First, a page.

The Chandra X-ray Space Telescope has found the first potential exoplanet in another galaxy. The planet orbits in a binary star system in a galaxy 23 million light-years away and was discovered by the eclipse of its star, a compact, ultra-powerful X-ray source.
A new method for searching for exoplanets, which is also suitable for studying other galaxies, is to register a decrease in the brightness of powerful X-ray sources (degenerate stars), which is caused by the transit of the planet. Thus, it was possible to detect the object M51-ULS-1b in the spiral galaxy M51 (the “Whirlpool” galaxy in the constellation of the Dog Hounds), which may be a gas giant or a brown dwarf in the X-ray binary system. An article by astronomers at the Harvard-Smithsonian Center for Astrophysics about this possible discovery appeared in September 2020 and is still available as a preprint at arXiv.org; it will probably be published later in the Monthly Notices of the Royal Astronomical Society (MNRAS).
The Whirlpool Galaxy, or M51, is a spiral galaxy 23 million light years distant. It is distinguishable through binoculars (apparent stellar magnitude about + 8ᵐ), and it is easy to find it in the northern sky near the extreme star of the Big Dipper bucket, although formally the site belongs to the neighboring constellation of Hounds.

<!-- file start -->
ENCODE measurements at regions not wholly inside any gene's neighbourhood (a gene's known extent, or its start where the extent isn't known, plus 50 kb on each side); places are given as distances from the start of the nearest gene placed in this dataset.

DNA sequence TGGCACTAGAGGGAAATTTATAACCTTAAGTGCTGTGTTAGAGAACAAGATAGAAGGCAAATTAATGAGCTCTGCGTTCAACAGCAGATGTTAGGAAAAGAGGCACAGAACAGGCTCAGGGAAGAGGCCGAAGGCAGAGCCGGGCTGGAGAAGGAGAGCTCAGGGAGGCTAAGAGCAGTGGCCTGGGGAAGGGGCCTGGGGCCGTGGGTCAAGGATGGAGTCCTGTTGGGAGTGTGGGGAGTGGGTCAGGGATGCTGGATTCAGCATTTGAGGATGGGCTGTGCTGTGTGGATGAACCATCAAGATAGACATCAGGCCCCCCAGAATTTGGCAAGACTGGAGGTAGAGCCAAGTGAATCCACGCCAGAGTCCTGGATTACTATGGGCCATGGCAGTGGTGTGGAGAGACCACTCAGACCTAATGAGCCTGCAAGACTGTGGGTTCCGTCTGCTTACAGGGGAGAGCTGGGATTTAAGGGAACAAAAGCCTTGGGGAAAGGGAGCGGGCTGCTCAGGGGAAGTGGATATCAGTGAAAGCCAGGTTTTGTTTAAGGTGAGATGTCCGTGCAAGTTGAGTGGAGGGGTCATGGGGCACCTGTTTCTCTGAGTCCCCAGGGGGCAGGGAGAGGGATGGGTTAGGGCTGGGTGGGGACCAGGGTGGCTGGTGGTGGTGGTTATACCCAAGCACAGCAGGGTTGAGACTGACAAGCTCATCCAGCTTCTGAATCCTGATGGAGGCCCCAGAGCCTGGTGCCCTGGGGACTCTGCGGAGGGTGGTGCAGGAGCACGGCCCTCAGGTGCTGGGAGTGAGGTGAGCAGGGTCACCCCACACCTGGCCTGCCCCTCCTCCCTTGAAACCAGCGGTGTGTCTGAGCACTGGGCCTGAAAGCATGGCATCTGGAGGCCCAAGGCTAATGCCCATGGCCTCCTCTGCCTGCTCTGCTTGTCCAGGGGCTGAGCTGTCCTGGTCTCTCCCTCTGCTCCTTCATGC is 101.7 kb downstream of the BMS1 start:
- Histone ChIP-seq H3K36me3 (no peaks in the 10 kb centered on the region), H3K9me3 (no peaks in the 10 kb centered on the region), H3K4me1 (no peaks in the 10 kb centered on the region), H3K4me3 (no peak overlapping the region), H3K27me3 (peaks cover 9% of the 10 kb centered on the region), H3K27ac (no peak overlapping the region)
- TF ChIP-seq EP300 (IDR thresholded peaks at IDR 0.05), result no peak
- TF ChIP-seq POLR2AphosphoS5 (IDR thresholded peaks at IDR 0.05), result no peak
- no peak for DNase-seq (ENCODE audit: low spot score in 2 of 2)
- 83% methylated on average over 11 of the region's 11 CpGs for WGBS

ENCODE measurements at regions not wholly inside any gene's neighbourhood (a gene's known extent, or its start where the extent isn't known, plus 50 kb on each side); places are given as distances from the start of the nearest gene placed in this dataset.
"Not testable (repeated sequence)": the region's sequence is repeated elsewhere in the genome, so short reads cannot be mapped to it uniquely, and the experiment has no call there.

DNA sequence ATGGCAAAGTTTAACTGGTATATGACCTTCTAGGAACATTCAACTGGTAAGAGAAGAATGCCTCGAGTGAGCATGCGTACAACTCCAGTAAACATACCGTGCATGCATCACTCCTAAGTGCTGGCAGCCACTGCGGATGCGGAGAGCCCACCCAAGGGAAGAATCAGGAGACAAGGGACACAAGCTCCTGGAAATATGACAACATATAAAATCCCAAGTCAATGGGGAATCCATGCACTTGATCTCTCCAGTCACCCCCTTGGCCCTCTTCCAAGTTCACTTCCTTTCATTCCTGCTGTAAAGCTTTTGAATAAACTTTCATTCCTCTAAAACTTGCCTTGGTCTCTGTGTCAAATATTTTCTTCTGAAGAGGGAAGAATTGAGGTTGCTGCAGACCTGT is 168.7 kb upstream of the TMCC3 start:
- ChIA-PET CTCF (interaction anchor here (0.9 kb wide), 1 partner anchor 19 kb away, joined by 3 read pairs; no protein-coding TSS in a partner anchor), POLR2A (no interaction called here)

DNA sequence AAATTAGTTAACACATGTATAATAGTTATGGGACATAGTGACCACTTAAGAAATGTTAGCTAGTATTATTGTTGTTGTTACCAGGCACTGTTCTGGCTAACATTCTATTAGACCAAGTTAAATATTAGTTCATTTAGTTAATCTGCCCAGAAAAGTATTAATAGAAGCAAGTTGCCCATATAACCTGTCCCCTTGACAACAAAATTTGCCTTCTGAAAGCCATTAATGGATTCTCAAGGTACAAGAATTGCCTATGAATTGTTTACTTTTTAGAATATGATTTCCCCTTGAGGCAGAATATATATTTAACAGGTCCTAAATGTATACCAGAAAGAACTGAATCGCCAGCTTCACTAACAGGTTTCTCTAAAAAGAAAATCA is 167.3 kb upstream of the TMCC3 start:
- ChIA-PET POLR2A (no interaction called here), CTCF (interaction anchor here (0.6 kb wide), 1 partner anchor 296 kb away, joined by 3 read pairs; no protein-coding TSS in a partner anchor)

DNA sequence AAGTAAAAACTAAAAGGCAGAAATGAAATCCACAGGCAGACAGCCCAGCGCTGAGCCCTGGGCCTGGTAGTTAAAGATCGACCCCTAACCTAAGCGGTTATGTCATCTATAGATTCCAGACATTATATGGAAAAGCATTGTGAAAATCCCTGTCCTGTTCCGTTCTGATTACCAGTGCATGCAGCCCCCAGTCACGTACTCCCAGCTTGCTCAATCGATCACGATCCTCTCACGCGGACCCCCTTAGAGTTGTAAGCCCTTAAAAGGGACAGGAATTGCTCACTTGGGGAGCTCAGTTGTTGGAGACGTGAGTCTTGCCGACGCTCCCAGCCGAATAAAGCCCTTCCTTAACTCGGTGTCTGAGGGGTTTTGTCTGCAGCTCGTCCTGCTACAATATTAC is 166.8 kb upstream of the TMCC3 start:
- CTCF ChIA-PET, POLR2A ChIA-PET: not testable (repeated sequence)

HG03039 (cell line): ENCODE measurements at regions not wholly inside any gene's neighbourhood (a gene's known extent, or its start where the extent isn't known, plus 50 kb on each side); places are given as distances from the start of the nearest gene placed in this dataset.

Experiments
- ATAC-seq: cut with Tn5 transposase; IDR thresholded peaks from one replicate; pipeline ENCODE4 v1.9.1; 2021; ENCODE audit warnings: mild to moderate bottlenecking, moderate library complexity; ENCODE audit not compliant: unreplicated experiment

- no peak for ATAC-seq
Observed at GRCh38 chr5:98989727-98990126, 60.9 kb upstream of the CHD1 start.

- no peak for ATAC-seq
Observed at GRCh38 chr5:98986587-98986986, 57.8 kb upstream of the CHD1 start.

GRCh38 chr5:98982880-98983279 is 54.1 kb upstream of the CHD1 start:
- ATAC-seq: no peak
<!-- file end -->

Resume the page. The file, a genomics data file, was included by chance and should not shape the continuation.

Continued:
It is one of the first extragalactic objects to be photographed in the middle of the 19th century. The galaxy has a companion – the neighboring dwarf galaxy NGC 5195, which it gradually eats, so a pair of galaxies looks spectacular in the pictures. It is assumed that the painting by Van Gogh “Starry Night” depicts this very object, which was then well known for publishing astronomical sketches in magazines.
Extragalactic planets are objects in star systems or lonely planets outside our Galaxy. Most of the about 6,000 exoplanets discovered today orbit around stars at distances of up to hundreds of light years, that is, they belong to the nearest galactic environs.
More distant stars, even within the Galaxy, are beyond the scope of studying their planetary systems. Moreover, this applies to objects in other galaxies at distances of millions of light years (for example, the distance to the center of our Galaxy is 25 thousand light years, and the nearest giant galaxy Andromeda is located at a distance of 2.5 million light years). Nevertheless, several extragalactic candidate planets are known.